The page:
|Dev: EA Digital Illusions / Easy Studios|
|Pub: Electronic Arts|
|Release: April 4, 2011|
|Screen Resolution: 480p-1080p|
by Robert VerBruggen
With the economy struggling and full-featured games costing $60, a free version of 2005's Battlefield 2, with the character progression system from Battlefield Heroes and a touch of Bad Company 2 worked in, sounds like a pretty good deal. But is it worth spending time away from the rest of your PC library?
Yes and no. Yes because at first, it's one of the smoothest and most accessible online multiplayer FPS experiences you'll find. No because in terms of gameplay, it's nothing special in such a crowded shooter market, and a variety of frustrating aspects come forward once you spend some time with it.
Let's focus on the good first. For people who get frustrated when it takes forever to start a game, Battlefield Play4Free is a godsend. It's still in open beta, but we never waited more than a minute or so to start playing, and once you play the first game of your session, the next one starts pretty much instantaneously. If all you want is to run around and shoot other people before they shoot you, this game provides a perfect opportunity.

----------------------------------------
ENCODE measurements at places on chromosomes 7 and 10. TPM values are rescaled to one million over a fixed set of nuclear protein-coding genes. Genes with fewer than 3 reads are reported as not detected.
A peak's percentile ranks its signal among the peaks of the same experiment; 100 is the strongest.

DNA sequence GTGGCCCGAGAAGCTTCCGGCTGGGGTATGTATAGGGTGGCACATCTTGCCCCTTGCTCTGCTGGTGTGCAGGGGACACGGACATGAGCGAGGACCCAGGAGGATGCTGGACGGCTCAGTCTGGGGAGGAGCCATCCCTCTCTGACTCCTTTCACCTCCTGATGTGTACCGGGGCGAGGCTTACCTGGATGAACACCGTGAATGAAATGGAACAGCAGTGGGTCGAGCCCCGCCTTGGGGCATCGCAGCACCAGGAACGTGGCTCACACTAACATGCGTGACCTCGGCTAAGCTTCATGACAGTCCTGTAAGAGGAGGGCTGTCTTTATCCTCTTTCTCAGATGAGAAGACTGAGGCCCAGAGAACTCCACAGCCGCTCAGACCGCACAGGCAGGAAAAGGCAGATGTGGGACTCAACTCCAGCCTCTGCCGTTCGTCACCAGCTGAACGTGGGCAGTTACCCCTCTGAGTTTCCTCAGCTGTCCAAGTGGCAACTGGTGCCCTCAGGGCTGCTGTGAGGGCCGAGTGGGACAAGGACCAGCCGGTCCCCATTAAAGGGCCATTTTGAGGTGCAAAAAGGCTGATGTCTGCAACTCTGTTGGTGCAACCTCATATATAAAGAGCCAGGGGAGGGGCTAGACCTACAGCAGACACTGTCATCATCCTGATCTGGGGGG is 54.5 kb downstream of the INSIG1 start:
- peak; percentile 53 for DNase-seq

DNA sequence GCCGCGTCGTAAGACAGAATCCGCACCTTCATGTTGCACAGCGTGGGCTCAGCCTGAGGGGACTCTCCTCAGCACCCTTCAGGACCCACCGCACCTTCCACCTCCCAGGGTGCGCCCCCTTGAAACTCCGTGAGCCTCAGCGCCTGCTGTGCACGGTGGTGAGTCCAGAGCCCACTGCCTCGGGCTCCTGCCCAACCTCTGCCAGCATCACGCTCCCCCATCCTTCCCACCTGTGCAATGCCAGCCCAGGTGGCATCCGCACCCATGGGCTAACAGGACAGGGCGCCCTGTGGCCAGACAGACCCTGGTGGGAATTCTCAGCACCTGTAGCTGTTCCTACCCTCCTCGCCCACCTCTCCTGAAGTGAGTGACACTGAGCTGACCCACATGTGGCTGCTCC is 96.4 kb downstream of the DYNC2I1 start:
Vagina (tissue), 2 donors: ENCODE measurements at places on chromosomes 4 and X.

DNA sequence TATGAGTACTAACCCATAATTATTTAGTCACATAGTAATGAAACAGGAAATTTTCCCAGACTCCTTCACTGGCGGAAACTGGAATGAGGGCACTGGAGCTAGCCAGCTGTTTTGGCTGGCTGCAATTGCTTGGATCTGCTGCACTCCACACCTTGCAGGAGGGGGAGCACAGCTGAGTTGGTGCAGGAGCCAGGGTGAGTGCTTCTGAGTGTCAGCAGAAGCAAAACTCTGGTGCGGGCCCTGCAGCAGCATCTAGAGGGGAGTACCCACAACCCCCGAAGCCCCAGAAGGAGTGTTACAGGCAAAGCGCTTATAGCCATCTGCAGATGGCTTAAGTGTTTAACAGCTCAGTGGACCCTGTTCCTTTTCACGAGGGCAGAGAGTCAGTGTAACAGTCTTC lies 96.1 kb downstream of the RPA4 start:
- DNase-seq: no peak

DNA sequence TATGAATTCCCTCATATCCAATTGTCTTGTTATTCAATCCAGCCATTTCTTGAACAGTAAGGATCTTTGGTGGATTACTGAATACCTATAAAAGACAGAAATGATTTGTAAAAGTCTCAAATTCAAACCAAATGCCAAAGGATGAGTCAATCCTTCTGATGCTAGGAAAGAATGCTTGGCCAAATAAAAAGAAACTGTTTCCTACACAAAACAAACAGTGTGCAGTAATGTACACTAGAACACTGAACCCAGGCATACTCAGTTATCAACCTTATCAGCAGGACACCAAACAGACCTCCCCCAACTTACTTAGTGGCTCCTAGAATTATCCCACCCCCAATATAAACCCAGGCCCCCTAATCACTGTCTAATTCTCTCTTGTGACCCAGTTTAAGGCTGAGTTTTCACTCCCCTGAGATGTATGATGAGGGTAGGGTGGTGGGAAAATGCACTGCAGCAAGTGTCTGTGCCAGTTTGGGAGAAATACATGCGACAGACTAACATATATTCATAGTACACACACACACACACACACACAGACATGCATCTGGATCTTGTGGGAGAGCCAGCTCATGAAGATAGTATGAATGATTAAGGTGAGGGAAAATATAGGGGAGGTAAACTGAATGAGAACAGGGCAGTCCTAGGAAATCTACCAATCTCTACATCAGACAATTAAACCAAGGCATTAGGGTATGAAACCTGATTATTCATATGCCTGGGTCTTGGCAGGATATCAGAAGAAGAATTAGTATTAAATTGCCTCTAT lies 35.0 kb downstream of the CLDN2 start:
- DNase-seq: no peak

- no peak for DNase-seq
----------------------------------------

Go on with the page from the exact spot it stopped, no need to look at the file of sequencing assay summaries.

In addition, Play4Free isn't half-bad on a technical level; in fact, for a free game, it strikes the perfect balance between the demands it makes on your computer and the quality of the visuals. Play4Free actually features some subtle improvements over Battlefield 2, while being slightly less taxing on your system. It looks a little dated, and it supports only thirty-two players at a time instead of sixty-four, but these compromises let the game run very, very smoothly, even on older machines. Also, if you want a game that will use every ounce of processing power on a brand-new $2,000 PC, you should pay for it. The sound is well-done as well, with realistic effects and heavy music to accentuate the action.
The spawning system does a good job of keeping you close to the fight without rewarding spawn-camping. Battlefield 2's squads and commanders are gone, so you'll simply be dumped somewhere on the map whenever you die. We found that it never took more than a few seconds to start shooting again, and while some early previews reported spawn-camping problems, we didn't encounter it.
The leveling and progression setup from Battlefield Heroes provides a little bit of depth to the gameplay; as your character develops, you receive currency that buys you temporary improvements. You also pick a character class for each character: medic, assault, recon, or engineer. This allows you to explore different combat styles, though longtime Battlefield fans are miffed that you can no longer choose a new class each time you die, in order to respond to changing conditions.
The bad news is while all of that is a good start, it's not enough to hold people's attention, given all the FPS competition out there. What's worse, the more you play this game, the less impressive it becomes.